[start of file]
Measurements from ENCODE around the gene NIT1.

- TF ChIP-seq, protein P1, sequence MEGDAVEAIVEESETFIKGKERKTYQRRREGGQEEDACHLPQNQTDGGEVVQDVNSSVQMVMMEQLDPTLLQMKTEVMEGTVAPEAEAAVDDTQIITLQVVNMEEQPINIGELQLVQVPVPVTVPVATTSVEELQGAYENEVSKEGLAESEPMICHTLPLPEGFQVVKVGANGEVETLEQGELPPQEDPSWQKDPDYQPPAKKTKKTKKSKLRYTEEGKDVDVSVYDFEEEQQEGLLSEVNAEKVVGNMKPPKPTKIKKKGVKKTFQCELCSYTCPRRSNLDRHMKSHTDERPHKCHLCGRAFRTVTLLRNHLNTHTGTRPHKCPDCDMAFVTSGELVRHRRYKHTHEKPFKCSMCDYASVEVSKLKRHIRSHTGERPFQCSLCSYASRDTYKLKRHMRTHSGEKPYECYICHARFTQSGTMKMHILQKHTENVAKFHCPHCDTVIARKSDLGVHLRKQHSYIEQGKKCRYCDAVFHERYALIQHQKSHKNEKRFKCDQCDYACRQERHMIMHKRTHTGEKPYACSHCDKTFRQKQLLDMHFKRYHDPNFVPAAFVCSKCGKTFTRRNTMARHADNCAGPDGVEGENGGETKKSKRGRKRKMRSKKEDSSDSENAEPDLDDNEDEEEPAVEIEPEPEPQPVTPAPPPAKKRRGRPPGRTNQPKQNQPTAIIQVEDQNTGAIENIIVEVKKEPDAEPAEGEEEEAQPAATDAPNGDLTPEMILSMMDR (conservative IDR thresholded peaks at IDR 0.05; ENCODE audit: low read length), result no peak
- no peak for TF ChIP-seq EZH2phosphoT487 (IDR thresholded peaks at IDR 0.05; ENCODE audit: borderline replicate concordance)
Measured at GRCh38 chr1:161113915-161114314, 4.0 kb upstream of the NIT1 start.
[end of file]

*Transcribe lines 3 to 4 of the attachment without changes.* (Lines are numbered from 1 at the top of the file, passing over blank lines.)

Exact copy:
- no peak for TF ChIP-seq EZH2phosphoT487 (IDR thresholded peaks at IDR 0.05; ENCODE audit: borderline replicate concordance)
Measured at GRCh38 chr1:161113915-161114314, 4.0 kb upstream of the NIT1 start.